Now note other line items. There might be travel expenses and renting space to house the team. Then there are fixed items that are true for any project. These are things where the cost is set and will not change over the course of the project. You’ll also want a column for any miscellaneous costs that don’t fit elsewhere in the budget.
Your budget must have a planned versus actual column. When you’re making that app you’ve likely to pivot and that is going to impact the budget. These columns are a way to track the expenditure to make sure you’re staying on budget.
Budgeting Techniques Used in Project Management
Project management budgeting is the action of determining the total funds that are allocated for a specific project. The budget is usually estimated by the project manager along with the project management team and consists of all the projected costs for the upcoming project. The main challenge in creating a realistic budget is understanding and correctly estimating individual costs for all the elements that go into the project.
Some of the things that need to be determined when calculating a project’s budget are:
- How the project’s costs would be continuously tracked until its completion
- How the costs are spread out across multiple project phases and milestones
- What tools would be used to store and report cost data
- What the plan is for situations in which the project is either under or over budget
- How the project’s budget fits into the parent organization’s overall strategy
Given below are some of the most noteworthy project management techniques that are commonly used in the industry right now.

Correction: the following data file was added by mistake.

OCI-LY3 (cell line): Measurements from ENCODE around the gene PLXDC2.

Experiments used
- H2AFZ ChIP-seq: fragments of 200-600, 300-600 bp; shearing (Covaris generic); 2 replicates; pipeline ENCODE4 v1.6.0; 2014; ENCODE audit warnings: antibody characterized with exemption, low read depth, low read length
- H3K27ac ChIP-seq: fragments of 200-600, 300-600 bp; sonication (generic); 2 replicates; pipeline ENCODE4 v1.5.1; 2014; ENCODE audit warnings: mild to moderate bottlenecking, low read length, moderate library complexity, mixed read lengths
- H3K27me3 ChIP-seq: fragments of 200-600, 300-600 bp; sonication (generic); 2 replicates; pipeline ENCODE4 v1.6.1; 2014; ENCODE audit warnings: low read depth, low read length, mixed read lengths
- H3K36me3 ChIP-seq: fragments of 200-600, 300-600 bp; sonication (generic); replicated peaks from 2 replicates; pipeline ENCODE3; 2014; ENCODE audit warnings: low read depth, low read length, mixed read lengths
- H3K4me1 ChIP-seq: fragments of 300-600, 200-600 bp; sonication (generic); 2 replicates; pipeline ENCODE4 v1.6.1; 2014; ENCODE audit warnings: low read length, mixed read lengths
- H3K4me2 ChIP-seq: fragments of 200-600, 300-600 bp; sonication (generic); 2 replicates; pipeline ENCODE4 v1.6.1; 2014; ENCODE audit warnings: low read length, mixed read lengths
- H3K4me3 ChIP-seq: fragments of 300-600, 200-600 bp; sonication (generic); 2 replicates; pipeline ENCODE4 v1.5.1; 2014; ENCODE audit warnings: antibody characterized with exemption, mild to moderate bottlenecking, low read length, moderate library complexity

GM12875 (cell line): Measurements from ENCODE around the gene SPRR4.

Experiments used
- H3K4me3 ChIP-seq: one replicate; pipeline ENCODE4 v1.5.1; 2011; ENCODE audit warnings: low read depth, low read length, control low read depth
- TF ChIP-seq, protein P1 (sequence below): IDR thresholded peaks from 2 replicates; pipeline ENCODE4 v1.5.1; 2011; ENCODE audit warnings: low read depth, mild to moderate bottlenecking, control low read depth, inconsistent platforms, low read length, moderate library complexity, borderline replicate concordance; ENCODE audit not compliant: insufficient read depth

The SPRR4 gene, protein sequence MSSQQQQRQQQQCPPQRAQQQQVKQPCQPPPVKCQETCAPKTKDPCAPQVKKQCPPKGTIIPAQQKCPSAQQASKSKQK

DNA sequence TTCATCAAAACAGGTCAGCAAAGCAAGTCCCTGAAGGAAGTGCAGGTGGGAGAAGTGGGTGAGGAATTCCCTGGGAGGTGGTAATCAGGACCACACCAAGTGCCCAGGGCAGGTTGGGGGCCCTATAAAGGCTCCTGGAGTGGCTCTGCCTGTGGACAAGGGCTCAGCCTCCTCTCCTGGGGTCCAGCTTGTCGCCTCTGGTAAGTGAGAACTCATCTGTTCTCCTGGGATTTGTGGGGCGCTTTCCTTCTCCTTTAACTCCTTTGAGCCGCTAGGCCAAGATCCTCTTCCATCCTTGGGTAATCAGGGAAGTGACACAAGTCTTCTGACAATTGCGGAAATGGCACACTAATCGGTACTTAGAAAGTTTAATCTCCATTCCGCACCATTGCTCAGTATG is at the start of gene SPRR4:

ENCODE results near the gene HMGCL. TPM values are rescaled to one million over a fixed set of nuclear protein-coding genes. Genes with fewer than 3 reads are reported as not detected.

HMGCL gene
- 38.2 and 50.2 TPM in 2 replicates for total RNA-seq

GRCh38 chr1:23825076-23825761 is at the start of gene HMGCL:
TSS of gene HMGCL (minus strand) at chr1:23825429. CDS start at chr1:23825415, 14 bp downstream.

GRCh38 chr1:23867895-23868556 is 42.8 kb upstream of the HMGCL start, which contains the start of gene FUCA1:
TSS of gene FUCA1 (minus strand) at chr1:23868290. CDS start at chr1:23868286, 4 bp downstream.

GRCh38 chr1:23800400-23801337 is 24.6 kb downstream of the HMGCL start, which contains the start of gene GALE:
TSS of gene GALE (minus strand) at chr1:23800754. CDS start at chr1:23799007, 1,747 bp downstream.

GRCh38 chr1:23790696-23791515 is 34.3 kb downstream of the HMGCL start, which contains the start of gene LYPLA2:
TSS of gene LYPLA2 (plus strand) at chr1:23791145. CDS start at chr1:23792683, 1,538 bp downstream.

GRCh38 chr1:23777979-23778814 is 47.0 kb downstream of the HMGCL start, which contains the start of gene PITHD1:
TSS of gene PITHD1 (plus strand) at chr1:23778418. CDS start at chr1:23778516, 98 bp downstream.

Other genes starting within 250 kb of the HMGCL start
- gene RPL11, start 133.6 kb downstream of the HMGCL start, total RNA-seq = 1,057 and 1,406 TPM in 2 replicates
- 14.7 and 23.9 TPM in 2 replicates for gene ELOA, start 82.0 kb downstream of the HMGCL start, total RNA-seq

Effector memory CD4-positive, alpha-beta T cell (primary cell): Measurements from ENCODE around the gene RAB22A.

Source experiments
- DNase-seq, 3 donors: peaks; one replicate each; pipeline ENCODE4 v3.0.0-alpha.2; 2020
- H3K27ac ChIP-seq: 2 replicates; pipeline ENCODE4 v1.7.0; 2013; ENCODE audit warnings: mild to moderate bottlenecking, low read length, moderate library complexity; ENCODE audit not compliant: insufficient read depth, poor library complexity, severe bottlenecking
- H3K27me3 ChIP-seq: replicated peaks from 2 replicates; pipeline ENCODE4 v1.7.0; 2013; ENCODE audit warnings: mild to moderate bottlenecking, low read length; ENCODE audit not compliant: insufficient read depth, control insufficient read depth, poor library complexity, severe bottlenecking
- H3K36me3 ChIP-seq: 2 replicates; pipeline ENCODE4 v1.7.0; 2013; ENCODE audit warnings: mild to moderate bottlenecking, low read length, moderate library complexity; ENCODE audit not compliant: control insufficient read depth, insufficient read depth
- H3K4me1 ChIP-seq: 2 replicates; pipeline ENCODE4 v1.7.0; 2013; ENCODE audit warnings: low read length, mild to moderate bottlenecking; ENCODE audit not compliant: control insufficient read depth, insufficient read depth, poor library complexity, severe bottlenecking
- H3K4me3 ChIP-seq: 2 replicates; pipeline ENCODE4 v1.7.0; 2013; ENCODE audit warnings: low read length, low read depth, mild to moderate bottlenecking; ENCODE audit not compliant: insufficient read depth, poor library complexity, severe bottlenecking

1. Analogous estimating
This method of estimating a budget consists of analyzing an already completed project with a similar scope to the current one and using its budgeting calculations, adjusted for differences in scope, quality, term of execution or any other relevant parameters. It is not always a completely accurate method, but it can be an appropriate method in situations when there is limited information regarding the upcoming project and a quick estimate is required. This method is usually quicker and less costly than others, but can only be used by companies that have had similar projects in the past.
2. Parametric estimating
This estimating method consists of using historical data and other related variables for estimating the project’s scope, duration and total costs. This is usually achieved by researching past data, calculating various per-unit costs for various aspects that are common to the current project and adjusting the proportions to fit the scope of the new project. The accuracy of this method is usually proportional to the quality and relevancy of the historical data it is based on.
3. Top-down method
This method consists of looking at the project budget in its entirety and then calculating individual costs for each of the required processes. Each part of the overall project is analyzed, with its exact costs calculated and then compared to the initial estimates for each. Based on the results, project managers can see how cost-efficient each process is and may decide to reduce the scope of some parts of the project, so it fits within its total allocated budget.
4. Bottom-up method
Unlike the top-down method, which divides the project into multiple processes and calculates the individual costs for each, by using the bottom-up method the project manager attempts to directly generate a total project budget, with the help of their project management team. As a general rule for this method, the budget estimation’s accuracy is usually proportional to the accuracy of the information and expert advice received during the budgeting period.
5. Three-point estimate
This method uses three different calculations to estimate a budget: the most expensive scenario, the most cost-effective scenario and the scenario that’s most likely to occur. By using these figures you can roughly estimate there required budget, but also assess some of the risks involved in the project.
6. Earned value analysis